Detours

The Key to a successful road trip to  Arkansas is avoiding Memphis.  I  get it, I was raised in Tennessee, I love Memphis, it’s inspired some of the best songs in country music, don’t believe me, listen to this and tell me it’s not three kinds of awesome. I could listen to that song all day.  So much history, so much music, so much barbeque, all in Memphis.  Oh, and there’s Elvis.  So yeah, Memphis is great unless you have to find the St Louis exit, on a pretty shitty road, and white-knuckle the next 20 miles because the whole thing is too much.  On the way home there was something that I wanted to see, it would take me a couple hours out of my way, but that is road tripping is for, exploring – and it was a good way for me to avoid Memphis.  So off to Rohwer Arkansas I went. Things did not go as planned.

Rohwer Arkansas was once home to one of the Japanese Internment Camps in WWII.  In fact, George Takei spent a year there when he was a little boy.  He talks about traveling to the swamps of Arkansas, and how remote it was, and he’s not kidding.  It’s still remote, and it took me 4 hours to find the memorial.  The sensible side of me said, “Marika get back on Prison Road, pick up a nice hitchhiker and settle down, you don’t really NEED to see this place.”  But honestly, the truth is I did need to see it, even if I still don’t know why.  Finally, after being told I was indeed on the right road, and it was just another 5 miles, I drove another 12 and there was a sign.  I turned left, I crossed the abandoned railroad tracks that brought George Takei and 8,000 other Japanese Americans to the camp, and there was a memorial, down a gravel road and hidden in a clump of trees surrounded by a cotton field.

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The only thing left is the cemetery for the people who died while being held there as well as two memorials made of concrete.  the one on the left, with the eagle, was made by the people imprisoned there honoring all their dead. The other honors the men from the Rohwer camp that died while serving in the 442 infantry, the most decorated soldiers of WWII – they also had the highest casualty rate, and boy does that say something.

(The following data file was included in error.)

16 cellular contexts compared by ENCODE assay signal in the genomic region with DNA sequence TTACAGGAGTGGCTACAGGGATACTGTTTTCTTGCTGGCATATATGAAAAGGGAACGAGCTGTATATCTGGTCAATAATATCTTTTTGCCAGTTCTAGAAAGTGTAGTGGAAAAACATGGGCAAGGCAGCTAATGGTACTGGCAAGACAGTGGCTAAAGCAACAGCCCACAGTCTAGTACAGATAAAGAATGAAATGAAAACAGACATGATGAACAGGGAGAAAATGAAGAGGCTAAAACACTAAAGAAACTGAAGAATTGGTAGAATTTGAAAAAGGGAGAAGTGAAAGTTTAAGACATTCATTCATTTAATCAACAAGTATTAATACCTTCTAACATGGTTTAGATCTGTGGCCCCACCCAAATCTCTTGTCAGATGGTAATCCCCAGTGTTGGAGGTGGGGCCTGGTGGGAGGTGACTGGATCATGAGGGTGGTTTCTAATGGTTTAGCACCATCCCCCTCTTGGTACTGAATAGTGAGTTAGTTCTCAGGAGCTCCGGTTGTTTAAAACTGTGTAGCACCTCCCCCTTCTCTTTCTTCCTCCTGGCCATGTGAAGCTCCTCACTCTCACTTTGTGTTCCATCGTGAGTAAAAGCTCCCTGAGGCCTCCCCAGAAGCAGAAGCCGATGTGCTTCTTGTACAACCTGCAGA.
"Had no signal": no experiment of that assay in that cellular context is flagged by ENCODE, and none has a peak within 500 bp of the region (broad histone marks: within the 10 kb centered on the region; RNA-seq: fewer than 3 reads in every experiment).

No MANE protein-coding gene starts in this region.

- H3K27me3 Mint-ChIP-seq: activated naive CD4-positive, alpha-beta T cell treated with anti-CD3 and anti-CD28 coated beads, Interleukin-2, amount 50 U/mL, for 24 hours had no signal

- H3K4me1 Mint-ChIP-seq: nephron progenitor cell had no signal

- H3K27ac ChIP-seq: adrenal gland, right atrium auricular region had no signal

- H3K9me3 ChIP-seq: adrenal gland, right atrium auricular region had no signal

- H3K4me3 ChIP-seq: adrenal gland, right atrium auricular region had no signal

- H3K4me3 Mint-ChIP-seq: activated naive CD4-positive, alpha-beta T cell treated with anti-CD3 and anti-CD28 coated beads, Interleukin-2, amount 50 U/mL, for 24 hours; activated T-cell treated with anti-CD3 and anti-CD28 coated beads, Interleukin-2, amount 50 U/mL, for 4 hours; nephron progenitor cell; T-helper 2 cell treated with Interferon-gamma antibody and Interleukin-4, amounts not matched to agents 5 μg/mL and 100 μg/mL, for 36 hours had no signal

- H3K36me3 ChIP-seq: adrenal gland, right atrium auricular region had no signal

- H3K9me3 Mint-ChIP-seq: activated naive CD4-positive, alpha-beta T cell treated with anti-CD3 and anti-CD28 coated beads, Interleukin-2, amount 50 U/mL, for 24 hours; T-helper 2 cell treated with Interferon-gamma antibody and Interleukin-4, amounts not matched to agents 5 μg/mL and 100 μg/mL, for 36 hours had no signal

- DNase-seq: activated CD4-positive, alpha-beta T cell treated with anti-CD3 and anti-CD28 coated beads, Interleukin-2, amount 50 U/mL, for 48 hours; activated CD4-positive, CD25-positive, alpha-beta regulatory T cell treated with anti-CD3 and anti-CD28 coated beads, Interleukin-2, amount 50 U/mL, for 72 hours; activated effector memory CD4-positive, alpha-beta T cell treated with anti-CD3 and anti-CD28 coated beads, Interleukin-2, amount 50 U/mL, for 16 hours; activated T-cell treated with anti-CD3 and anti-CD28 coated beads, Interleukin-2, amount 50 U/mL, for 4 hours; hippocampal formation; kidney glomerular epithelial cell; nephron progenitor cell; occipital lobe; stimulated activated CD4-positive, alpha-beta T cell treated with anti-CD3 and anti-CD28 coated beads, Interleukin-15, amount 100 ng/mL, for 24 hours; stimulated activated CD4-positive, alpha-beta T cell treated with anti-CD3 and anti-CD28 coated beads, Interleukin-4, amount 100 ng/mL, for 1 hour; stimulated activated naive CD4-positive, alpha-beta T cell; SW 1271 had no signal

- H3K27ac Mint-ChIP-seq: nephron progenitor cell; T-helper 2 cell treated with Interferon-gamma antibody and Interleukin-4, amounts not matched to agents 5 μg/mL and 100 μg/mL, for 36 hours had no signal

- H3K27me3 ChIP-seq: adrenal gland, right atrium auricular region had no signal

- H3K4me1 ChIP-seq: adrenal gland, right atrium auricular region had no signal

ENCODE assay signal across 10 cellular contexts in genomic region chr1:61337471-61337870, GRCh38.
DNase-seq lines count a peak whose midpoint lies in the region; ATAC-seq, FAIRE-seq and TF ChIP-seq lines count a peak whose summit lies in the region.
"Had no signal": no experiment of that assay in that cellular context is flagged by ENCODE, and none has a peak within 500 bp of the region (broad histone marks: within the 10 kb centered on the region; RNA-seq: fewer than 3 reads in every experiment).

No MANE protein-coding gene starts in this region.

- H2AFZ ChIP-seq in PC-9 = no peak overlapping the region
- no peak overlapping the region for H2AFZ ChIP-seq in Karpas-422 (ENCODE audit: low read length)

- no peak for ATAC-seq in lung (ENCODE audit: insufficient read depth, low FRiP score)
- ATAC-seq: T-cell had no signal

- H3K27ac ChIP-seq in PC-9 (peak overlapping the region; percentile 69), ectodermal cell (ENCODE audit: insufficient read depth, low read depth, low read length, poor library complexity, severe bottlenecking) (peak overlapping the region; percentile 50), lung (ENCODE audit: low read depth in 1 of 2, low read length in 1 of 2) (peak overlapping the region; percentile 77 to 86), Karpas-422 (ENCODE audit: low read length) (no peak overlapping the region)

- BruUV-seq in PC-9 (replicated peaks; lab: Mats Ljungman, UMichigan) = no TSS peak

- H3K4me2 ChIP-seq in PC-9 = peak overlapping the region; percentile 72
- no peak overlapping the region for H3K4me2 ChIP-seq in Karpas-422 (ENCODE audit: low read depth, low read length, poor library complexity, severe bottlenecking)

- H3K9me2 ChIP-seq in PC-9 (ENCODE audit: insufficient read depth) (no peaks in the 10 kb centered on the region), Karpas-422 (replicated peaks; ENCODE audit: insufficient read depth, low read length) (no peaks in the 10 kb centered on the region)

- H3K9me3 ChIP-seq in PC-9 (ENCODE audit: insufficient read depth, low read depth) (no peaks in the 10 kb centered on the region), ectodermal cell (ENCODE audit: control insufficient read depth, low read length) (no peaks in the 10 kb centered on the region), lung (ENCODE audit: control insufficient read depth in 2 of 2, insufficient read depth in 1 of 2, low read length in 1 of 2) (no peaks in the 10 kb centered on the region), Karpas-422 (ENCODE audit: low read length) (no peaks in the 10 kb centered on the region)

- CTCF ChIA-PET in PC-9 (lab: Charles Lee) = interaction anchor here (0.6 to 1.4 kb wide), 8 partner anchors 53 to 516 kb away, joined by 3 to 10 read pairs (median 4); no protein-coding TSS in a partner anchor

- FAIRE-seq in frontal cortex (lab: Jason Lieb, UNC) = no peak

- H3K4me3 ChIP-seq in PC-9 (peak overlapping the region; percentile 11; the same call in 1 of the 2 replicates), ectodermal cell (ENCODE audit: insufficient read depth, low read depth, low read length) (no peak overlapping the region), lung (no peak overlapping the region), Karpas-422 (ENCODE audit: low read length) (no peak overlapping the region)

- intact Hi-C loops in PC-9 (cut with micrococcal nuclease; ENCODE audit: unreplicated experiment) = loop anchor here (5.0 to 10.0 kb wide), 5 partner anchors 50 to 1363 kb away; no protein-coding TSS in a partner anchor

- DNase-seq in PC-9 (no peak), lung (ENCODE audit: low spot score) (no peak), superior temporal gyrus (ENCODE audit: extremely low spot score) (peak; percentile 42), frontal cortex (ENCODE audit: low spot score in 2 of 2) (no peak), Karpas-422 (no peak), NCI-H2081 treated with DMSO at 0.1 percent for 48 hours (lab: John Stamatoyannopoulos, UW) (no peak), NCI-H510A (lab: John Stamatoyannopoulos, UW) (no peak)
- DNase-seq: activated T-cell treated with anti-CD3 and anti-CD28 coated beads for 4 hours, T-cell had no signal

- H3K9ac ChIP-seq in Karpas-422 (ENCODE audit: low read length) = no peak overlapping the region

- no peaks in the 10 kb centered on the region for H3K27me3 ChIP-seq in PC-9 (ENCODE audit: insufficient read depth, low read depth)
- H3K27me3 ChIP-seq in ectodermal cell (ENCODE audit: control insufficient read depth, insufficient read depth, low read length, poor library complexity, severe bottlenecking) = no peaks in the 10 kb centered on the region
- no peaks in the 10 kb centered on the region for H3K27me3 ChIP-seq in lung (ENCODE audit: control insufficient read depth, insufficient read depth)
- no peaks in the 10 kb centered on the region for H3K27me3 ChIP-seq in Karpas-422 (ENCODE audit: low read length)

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Rohwer is a sad place.  It’s wrapped in a silent sorrow.  What made it worse to me, is that there is this monument made to honor heroes that gave their lives, regardless of what was being done to their families, and the flag depicted on the obelisk isn’t even painted.  It’s faded, much like our memory of this place.

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Outside the cemetery, there is one more little headstone among the trees, I, of course, built a story around it.  I just imagined a child wanting to honor his or her best friend and someone being kind enough to help them.  It amazes me it is still there.

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There are little kiosks set up around the memorial, and when you push a button Lt Sulu will tell you a little something about the camp.  It’s a little weird having him explain it, considering that after being imprisoned here, he went on to serve on a spaceship with a crew made up of different races, alien and otherwise.

Afterward, Monte and I sat down on at the picnic table, and ate some kiwi and watermelon and enjoyed the shade and the stillness.

The camp closed on November 30, 1945.  It was the last internment camp to close.

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2 thoughts on “Detours

  1. This makes me so sad. You do a good job of conveying why it SHOULD make me sad. Any of us. Congressional Cemetery in Washington, D.C. was badly neglected when I visited it. I’ve learned that those who live around it finally took action to get it better maintained.

    This is another of those places we should never forget or neglect.

    1. There is a museum in the next town over, but it was closed and I probably could have gotten better directions there. But it was literally in the middle of a cotton field, as a lot of sites for really horrible things that happened in American history often are, but there was only one sign. All I could think of is how the 442nd broke through the Gothic line and how they did it was by climbing up a cliff to surprise the Nazis. And some of them lost footing or their grip and fell in silence to their death because to call out or scream would give away their position. And this is where some of them came from. Recently this was in the news http://foreignpolicy.com/2018/06/19/at-least-during-the-internment-are-words-i-thought-id-never-utter-family-separation-children-border/

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